I suspect that in AR's case, her mental discipline and exercise was expressed in what she might have termed as contemplation and thought experiment and writing. I think she would have looked at other's meditations based on that person's happiness in life and accomplishments and would have recognized the non-mystical and non-religious in it.

    Txs for the post.
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  • Posted by $ allosaur 7 years, 2 months ago
    During the 70s me dino interviewed a teacher of transcendental meditation, wrote the newspaper story and then decided to try it out.
    Later told a guy I knew there were times when I felt sluggish and that practicing TM cleared my head.
    Guy said it sounded like all I needed was a nap.
    Without writing a story, I decided to try that out.
    The first thing me dino noticed was that lying down with a comfy pillow felt better than sitting up in a chair with my chin on my chest.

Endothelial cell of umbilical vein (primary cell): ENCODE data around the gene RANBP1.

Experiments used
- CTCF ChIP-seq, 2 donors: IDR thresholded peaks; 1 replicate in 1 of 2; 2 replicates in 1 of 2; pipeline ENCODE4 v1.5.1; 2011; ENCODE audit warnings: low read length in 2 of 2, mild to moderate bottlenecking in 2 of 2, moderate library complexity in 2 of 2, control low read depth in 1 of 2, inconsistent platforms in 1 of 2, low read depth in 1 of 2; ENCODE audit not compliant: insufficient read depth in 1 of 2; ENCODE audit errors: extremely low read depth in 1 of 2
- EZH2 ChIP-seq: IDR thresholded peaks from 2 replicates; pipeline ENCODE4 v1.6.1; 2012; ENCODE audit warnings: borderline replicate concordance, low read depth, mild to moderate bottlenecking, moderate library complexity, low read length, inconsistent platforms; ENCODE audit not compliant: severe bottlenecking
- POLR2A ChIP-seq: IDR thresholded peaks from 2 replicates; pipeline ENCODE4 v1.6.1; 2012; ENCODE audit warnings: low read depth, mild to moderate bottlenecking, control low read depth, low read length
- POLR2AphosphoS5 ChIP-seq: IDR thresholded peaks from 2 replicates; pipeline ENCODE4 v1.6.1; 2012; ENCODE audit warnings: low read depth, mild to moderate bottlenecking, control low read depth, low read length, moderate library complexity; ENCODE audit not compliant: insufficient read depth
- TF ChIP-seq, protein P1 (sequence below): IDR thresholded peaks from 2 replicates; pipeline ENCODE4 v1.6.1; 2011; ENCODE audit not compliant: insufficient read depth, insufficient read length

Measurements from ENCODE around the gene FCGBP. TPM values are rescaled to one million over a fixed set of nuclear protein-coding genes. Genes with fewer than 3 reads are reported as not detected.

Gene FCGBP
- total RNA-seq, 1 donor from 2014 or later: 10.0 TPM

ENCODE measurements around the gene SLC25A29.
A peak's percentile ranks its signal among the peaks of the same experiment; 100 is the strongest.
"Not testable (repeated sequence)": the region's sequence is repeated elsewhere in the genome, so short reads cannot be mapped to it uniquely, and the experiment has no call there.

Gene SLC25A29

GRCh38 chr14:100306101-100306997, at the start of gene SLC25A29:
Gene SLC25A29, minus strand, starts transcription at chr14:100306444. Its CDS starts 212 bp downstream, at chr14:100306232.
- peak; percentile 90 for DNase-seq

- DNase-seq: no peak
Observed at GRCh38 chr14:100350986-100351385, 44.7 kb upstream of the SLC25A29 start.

Second thing me dino noticed was that felt just as revived and rested if not better at the conclusion of my nap.
    Me dino decided I like short naps better with an alarm clock set so I didn't overdo it.
    I do practice TM from time to time.
    The last time was last month sitting in the chair of a little room where I waited 45 too long minutes for my chiropractor to walk in.
    My shoulder was also aching too too long enough but the TM helped me cope a little better.
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  • Posted by andrewtroy 7 years, 2 months ago
    Perhaps not meditation as such, but I once read that Benjamin Franklin would would sit in his rocking chair with a stone in his hand over a metal bucket. When he dosed off, the stone would fall from his hand into the bucket and awaken him. He would then immediately put pen to paper and write down whatever was in his mind at that exact moment. I understand that he credited several inventions and new lines of thought to this method of introspection.
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    • Posted by 7 years, 2 months ago
      Interesting story! Franklin is one of my heroes! There's always a danger that introspection without the proper discipline will become a kind of laziness that keeps one from action rather than prepares one for action. Glad that wasn't a problem for Ben!